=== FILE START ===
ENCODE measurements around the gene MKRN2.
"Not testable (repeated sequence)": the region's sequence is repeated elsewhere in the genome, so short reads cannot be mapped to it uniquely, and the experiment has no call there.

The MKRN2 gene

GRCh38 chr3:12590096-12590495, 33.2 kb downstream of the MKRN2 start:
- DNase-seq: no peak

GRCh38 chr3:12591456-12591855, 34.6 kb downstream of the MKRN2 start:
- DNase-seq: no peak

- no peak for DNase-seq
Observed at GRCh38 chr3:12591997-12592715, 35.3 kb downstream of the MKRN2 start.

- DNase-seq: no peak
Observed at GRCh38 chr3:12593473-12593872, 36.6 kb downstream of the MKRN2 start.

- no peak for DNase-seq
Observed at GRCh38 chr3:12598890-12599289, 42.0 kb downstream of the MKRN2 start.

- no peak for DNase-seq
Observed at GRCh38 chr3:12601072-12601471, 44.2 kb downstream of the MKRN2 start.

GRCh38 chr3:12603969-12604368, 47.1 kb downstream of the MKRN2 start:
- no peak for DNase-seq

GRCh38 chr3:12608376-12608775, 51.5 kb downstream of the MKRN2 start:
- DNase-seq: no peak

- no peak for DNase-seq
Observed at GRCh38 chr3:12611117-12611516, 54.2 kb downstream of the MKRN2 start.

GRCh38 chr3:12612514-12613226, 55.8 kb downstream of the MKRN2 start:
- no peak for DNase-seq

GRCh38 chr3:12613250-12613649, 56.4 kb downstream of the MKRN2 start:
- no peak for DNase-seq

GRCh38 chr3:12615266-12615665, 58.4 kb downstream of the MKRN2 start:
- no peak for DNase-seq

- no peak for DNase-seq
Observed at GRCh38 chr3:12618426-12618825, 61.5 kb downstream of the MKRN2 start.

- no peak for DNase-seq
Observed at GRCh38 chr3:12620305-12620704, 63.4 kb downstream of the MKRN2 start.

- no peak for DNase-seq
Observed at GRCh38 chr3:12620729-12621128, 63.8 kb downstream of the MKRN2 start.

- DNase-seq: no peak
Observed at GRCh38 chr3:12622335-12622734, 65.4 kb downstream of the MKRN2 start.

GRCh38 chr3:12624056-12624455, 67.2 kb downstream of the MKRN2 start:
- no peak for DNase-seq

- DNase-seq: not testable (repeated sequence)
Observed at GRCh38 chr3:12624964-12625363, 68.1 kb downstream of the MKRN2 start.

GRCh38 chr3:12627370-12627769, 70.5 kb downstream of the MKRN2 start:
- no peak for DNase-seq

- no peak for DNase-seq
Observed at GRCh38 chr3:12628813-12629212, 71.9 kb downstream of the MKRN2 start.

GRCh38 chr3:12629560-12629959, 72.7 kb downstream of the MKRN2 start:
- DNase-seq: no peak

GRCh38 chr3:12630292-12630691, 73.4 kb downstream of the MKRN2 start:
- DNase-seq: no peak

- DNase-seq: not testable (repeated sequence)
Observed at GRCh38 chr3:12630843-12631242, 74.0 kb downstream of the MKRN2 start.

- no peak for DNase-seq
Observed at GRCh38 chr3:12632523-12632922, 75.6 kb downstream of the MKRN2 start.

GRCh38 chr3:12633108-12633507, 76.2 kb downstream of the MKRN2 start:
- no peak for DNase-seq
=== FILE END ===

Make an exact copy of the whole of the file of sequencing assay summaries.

ENCODE measurements around the gene MKRN2.
"Not testable (repeated sequence)": the region's sequence is repeated elsewhere in the genome, so short reads cannot be mapped to it uniquely, and the experiment has no call there.

The MKRN2 gene

GRCh38 chr3:12590096-12590495, 33.2 kb downstream of the MKRN2 start:
- DNase-seq: no peak

GRCh38 chr3:12591456-12591855, 34.6 kb downstream of the MKRN2 start:
- DNase-seq: no peak

- no peak for DNase-seq
Observed at GRCh38 chr3:12591997-12592715, 35.3 kb downstream of the MKRN2 start.

- DNase-seq: no peak
Observed at GRCh38 chr3:12593473-12593872, 36.6 kb downstream of the MKRN2 start.

- no peak for DNase-seq
Observed at GRCh38 chr3:12598890-12599289, 42.0 kb downstream of the MKRN2 start.

- no peak for DNase-seq
Observed at GRCh38 chr3:12601072-12601471, 44.2 kb downstream of the MKRN2 start.

GRCh38 chr3:12603969-12604368, 47.1 kb downstream of the MKRN2 start:
- no peak for DNase-seq

GRCh38 chr3:12608376-12608775, 51.5 kb downstream of the MKRN2 start:
- DNase-seq: no peak

- no peak for DNase-seq
Observed at GRCh38 chr3:12611117-12611516, 54.2 kb downstream of the MKRN2 start.

GRCh38 chr3:12612514-12613226, 55.8 kb downstream of the MKRN2 start:
- no peak for DNase-seq

GRCh38 chr3:12613250-12613649, 56.4 kb downstream of the MKRN2 start:
- no peak for DNase-seq

GRCh38 chr3:12615266-12615665, 58.4 kb downstream of the MKRN2 start:
- no peak for DNase-seq

- no peak for DNase-seq
Observed at GRCh38 chr3:12618426-12618825, 61.5 kb downstream of the MKRN2 start.

- no peak for DNase-seq
Observed at GRCh38 chr3:12620305-12620704, 63.4 kb downstream of the MKRN2 start.

- no peak for DNase-seq
Observed at GRCh38 chr3:12620729-12621128, 63.8 kb downstream of the MKRN2 start.

- DNase-seq: no peak
Observed at GRCh38 chr3:12622335-12622734, 65.4 kb downstream of the MKRN2 start.

GRCh38 chr3:12624056-12624455, 67.2 kb downstream of the MKRN2 start:
- no peak for DNase-seq

- DNase-seq: not testable (repeated sequence)
Observed at GRCh38 chr3:12624964-12625363, 68.1 kb downstream of the MKRN2 start.

GRCh38 chr3:12627370-12627769, 70.5 kb downstream of the MKRN2 start:
- no peak for DNase-seq

- no peak for DNase-seq
Observed at GRCh38 chr3:12628813-12629212, 71.9 kb downstream of the MKRN2 start.

GRCh38 chr3:12629560-12629959, 72.7 kb downstream of the MKRN2 start:
- DNase-seq: no peak

GRCh38 chr3:12630292-12630691, 73.4 kb downstream of the MKRN2 start:
- DNase-seq: no peak

- DNase-seq: not testable (repeated sequence)
Observed at GRCh38 chr3:12630843-12631242, 74.0 kb downstream of the MKRN2 start.

- no peak for DNase-seq
Observed at GRCh38 chr3:12632523-12632922, 75.6 kb downstream of the MKRN2 start.

GRCh38 chr3:12633108-12633507, 76.2 kb downstream of the MKRN2 start:
- no peak for DNase-seq